The Seventh Most Important Thing by Shelley Pearsall

Published by Alfred A. Knopf

Summary: When Arthur Owens throws a brick at the Junk Man who roams his neighborhood picking through trash, the old man’s arm is broken and Arthur is sent to juvie. At his probation hearing, the Junk Man, a.k.a. James Hampton, requests that Arthur be sentenced to community service helping him. On his first day of the job, Arthur goes to the address he’s been given and finds a locked garage with a rusty shopping cart outside containing a list of the seven most important things he’s to find in the trash: cardboard, foil, light bulbs, mirrors, pieces of wood, glass bottles, and coffee cans. As the months wear on, Arthur gets to know Mr. Hampton and helps him create his work of art, The Throne of the Third Heaven. He begins to see that the seven most important things on Mr. Hampton’s list parallel the seven most important things in his own life. Through their work, he is able to grieve for his recently deceased father and let go of his guilt about his brick-throwing. By the end of their time together, everything has changed, and Arthur finds himself responsible for sharing Mr. Hampton’s masterpiece with the world. Grades 5-8.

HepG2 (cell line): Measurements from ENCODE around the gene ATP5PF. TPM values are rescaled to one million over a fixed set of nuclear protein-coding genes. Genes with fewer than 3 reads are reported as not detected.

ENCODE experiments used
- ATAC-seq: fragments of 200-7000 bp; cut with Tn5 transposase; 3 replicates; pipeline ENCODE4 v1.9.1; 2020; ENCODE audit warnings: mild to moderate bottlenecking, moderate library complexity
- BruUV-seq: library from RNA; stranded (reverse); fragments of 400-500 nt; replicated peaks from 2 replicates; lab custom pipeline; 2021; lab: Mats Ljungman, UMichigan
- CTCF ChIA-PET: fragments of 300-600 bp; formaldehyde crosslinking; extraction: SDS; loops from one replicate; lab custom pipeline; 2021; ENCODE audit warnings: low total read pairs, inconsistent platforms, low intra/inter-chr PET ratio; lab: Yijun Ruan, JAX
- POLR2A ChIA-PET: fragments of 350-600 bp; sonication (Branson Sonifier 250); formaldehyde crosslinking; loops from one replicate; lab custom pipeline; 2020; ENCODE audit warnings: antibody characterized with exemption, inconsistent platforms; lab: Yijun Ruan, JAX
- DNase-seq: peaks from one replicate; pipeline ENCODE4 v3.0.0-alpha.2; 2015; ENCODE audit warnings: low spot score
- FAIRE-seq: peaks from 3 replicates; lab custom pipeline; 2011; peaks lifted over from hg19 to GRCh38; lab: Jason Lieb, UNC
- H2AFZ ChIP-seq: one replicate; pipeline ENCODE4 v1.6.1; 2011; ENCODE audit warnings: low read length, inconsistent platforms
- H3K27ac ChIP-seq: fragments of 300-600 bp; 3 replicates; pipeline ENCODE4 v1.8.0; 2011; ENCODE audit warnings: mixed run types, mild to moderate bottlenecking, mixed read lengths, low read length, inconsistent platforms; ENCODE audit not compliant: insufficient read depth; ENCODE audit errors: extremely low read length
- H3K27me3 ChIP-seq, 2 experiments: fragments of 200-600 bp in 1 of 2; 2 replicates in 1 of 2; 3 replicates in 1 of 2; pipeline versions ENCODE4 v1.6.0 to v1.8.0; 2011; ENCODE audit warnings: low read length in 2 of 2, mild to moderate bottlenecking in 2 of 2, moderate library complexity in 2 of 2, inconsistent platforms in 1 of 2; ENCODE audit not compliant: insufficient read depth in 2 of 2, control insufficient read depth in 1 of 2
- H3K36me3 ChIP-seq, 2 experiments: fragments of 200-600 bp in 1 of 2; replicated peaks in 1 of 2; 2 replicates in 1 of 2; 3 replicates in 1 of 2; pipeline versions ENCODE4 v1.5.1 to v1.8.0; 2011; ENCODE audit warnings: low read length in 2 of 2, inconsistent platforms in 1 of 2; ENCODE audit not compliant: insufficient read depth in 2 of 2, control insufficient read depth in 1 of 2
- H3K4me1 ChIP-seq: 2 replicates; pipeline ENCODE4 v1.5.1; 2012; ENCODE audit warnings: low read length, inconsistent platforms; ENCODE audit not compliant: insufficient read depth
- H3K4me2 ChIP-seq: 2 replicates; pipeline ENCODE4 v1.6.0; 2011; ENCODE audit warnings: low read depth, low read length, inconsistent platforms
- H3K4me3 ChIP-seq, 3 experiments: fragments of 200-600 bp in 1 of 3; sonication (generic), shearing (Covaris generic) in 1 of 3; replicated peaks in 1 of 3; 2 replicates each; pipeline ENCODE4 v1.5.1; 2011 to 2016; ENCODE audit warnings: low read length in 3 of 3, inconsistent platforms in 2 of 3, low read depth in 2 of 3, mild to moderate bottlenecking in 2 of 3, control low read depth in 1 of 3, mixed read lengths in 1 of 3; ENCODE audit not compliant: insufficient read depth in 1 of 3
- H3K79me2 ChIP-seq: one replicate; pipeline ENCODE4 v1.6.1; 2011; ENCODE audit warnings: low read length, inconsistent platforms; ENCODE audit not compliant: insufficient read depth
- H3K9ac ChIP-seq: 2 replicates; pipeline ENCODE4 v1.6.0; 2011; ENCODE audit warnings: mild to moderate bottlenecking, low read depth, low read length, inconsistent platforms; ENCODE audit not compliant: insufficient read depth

Pros: A powerful story of redemption based on the real-life James Hampton and his eccentric and visionary work of art. The characters are perfectly rendered, from a Holden Caulfield-like Arthur to his gruff but caring probation officer, Officer Billie, to his struggling mother, and of course, the eccentric Mr. Hampton himself.

Cons: The two photographs of James Hampton and his work of art are too small to satisfy my curiosity about what he and the amazing Throne of the Third Heaven looked like.

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